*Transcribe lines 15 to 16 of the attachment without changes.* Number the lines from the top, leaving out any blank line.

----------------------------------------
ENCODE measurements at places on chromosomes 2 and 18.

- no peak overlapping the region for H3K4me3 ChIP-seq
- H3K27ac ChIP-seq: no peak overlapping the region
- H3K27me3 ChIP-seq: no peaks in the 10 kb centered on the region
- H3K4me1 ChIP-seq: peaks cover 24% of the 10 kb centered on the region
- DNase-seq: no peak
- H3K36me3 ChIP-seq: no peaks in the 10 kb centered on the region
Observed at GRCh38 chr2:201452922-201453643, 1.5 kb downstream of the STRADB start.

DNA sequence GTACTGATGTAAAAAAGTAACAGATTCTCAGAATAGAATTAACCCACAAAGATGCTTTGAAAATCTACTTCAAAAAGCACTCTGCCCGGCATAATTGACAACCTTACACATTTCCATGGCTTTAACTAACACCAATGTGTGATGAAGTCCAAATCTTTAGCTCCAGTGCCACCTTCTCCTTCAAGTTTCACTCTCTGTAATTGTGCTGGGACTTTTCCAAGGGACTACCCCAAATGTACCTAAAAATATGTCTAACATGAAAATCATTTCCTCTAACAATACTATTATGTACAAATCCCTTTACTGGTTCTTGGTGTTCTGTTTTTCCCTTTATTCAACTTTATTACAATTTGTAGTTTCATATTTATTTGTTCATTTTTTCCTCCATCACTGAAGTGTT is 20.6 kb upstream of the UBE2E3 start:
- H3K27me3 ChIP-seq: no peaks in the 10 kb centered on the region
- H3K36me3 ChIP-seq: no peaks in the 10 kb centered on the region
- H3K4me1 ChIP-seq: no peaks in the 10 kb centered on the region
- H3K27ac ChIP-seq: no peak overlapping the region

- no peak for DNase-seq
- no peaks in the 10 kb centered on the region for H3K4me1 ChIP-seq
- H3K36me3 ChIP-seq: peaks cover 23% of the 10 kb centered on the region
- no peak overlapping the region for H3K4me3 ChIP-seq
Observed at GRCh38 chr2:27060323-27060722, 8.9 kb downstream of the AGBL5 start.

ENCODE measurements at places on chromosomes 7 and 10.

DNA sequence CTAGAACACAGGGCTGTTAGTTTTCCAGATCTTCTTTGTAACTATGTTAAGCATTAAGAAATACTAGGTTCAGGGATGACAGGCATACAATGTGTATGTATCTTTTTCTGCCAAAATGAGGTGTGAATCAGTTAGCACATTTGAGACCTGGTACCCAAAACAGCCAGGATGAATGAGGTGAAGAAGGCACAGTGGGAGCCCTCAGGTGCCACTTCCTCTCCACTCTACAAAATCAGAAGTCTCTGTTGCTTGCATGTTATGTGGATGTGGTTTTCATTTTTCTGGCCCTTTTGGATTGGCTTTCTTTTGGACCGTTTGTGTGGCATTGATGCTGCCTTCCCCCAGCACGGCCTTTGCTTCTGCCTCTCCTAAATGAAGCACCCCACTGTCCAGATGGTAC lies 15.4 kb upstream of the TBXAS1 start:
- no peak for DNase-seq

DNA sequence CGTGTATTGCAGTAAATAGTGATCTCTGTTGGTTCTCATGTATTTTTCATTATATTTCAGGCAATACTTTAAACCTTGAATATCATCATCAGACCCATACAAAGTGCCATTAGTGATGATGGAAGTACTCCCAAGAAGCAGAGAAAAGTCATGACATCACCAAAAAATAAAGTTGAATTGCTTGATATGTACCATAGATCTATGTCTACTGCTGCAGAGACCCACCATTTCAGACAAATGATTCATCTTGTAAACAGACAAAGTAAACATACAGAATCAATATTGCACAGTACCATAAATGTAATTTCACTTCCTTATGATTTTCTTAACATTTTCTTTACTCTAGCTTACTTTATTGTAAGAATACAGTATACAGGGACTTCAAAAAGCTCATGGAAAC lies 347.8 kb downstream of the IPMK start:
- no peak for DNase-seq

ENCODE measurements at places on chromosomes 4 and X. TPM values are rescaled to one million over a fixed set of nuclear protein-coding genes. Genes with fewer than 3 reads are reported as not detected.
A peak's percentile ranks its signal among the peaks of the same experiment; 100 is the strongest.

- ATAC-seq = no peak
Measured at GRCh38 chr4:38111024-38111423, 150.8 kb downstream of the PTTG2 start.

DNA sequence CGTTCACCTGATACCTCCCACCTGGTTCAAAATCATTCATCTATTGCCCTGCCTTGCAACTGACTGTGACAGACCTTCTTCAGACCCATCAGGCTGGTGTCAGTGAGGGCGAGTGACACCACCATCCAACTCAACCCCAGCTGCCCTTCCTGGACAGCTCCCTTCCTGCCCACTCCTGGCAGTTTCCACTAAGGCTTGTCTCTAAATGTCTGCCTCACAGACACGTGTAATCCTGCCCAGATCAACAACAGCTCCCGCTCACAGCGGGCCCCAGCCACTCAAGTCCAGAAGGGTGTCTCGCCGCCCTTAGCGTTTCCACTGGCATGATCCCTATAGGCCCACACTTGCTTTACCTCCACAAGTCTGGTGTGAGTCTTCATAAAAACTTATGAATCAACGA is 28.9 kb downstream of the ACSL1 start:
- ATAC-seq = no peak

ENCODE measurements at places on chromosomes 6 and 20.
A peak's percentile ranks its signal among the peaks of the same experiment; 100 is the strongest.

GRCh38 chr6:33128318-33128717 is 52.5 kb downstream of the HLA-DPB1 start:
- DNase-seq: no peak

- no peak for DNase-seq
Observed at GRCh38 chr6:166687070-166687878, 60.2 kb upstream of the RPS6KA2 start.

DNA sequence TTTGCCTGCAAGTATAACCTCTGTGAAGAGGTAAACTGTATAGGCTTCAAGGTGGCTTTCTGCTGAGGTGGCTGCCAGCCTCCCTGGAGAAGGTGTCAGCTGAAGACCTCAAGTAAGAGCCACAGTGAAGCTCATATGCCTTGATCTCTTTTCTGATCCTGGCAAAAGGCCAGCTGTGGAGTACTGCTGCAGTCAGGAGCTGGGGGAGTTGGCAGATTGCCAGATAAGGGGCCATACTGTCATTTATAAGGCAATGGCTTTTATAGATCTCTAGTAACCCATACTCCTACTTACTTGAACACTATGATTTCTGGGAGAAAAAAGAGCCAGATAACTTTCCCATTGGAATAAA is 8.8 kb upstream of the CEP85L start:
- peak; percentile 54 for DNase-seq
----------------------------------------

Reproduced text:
- no peaks in the 10 kb centered on the region for H3K4me1 ChIP-seq
- H3K36me3 ChIP-seq: peaks cover 23% of the 10 kb centered on the region